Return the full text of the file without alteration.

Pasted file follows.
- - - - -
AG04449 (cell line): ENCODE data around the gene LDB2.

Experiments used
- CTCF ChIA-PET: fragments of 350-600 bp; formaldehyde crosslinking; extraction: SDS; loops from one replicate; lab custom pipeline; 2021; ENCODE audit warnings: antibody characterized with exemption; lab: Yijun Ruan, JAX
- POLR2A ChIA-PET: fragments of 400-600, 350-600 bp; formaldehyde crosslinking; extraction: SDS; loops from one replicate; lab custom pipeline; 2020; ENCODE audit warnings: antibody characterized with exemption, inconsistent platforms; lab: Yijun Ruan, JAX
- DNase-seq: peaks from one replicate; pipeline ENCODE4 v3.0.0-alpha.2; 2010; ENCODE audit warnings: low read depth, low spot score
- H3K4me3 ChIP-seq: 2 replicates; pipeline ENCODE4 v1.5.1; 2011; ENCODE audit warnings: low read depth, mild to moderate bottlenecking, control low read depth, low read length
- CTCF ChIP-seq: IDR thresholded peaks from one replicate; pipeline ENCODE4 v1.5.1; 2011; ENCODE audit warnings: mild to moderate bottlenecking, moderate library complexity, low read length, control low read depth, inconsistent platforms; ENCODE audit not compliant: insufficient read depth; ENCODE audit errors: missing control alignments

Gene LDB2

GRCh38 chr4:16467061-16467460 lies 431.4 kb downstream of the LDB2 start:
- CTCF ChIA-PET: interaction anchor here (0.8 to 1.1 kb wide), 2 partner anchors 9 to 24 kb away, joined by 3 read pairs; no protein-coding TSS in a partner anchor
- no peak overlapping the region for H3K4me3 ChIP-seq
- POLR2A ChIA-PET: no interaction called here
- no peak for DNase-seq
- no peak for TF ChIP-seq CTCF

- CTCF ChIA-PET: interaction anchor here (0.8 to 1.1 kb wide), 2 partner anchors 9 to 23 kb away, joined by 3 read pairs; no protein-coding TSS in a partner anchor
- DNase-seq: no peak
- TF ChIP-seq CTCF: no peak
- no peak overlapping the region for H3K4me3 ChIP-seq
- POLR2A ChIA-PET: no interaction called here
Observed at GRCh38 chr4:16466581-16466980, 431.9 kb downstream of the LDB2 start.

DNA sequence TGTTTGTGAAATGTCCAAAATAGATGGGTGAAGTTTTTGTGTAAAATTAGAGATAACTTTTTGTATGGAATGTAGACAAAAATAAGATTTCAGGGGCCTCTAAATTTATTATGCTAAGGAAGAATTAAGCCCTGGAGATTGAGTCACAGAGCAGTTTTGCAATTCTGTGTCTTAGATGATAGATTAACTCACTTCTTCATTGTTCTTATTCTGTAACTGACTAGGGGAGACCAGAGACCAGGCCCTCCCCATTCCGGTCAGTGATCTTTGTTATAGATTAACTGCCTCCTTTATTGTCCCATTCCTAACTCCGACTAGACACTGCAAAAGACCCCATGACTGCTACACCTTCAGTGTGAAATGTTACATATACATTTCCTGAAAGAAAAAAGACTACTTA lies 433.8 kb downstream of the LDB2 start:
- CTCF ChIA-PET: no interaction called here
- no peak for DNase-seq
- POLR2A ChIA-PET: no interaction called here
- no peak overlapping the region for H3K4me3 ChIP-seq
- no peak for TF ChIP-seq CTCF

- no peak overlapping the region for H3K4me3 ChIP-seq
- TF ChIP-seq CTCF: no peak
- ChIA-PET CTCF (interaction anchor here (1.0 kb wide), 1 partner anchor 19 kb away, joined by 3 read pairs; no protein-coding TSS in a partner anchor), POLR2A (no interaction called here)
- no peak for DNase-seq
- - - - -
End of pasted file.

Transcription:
AG04449 (cell line): ENCODE data around the gene LDB2.

Experiments used
- CTCF ChIA-PET: fragments of 350-600 bp; formaldehyde crosslinking; extraction: SDS; loops from one replicate; lab custom pipeline; 2021; ENCODE audit warnings: antibody characterized with exemption; lab: Yijun Ruan, JAX
- POLR2A ChIA-PET: fragments of 400-600, 350-600 bp; formaldehyde crosslinking; extraction: SDS; loops from one replicate; lab custom pipeline; 2020; ENCODE audit warnings: antibody characterized with exemption, inconsistent platforms; lab: Yijun Ruan, JAX
- DNase-seq: peaks from one replicate; pipeline ENCODE4 v3.0.0-alpha.2; 2010; ENCODE audit warnings: low read depth, low spot score
- H3K4me3 ChIP-seq: 2 replicates; pipeline ENCODE4 v1.5.1; 2011; ENCODE audit warnings: low read depth, mild to moderate bottlenecking, control low read depth, low read length
- CTCF ChIP-seq: IDR thresholded peaks from one replicate; pipeline ENCODE4 v1.5.1; 2011; ENCODE audit warnings: mild to moderate bottlenecking, moderate library complexity, low read length, control low read depth, inconsistent platforms; ENCODE audit not compliant: insufficient read depth; ENCODE audit errors: missing control alignments

Gene LDB2

GRCh38 chr4:16467061-16467460 lies 431.4 kb downstream of the LDB2 start:
- CTCF ChIA-PET: interaction anchor here (0.8 to 1.1 kb wide), 2 partner anchors 9 to 24 kb away, joined by 3 read pairs; no protein-coding TSS in a partner anchor
- no peak overlapping the region for H3K4me3 ChIP-seq
- POLR2A ChIA-PET: no interaction called here
- no peak for DNase-seq
- no peak for TF ChIP-seq CTCF

- CTCF ChIA-PET: interaction anchor here (0.8 to 1.1 kb wide), 2 partner anchors 9 to 23 kb away, joined by 3 read pairs; no protein-coding TSS in a partner anchor
- DNase-seq: no peak
- TF ChIP-seq CTCF: no peak
- no peak overlapping the region for H3K4me3 ChIP-seq
- POLR2A ChIA-PET: no interaction called here
Observed at GRCh38 chr4:16466581-16466980, 431.9 kb downstream of the LDB2 start.

DNA sequence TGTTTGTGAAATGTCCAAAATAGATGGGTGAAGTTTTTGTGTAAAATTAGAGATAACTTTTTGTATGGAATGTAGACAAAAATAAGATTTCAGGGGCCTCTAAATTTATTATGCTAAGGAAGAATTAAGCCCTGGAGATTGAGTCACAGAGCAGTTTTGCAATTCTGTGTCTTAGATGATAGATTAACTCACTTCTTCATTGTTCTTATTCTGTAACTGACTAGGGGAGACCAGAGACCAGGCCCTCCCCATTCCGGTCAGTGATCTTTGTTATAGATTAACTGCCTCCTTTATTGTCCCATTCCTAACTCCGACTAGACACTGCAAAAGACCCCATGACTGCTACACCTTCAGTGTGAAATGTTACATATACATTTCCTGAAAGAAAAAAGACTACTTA lies 433.8 kb downstream of the LDB2 start:
- CTCF ChIA-PET: no interaction called here
- no peak for DNase-seq
- POLR2A ChIA-PET: no interaction called here
- no peak overlapping the region for H3K4me3 ChIP-seq
- no peak for TF ChIP-seq CTCF

- no peak overlapping the region for H3K4me3 ChIP-seq
- TF ChIP-seq CTCF: no peak
- ChIA-PET CTCF (interaction anchor here (1.0 kb wide), 1 partner anchor 19 kb away, joined by 3 read pairs; no protein-coding TSS in a partner anchor), POLR2A (no interaction called here)
- no peak for DNase-seq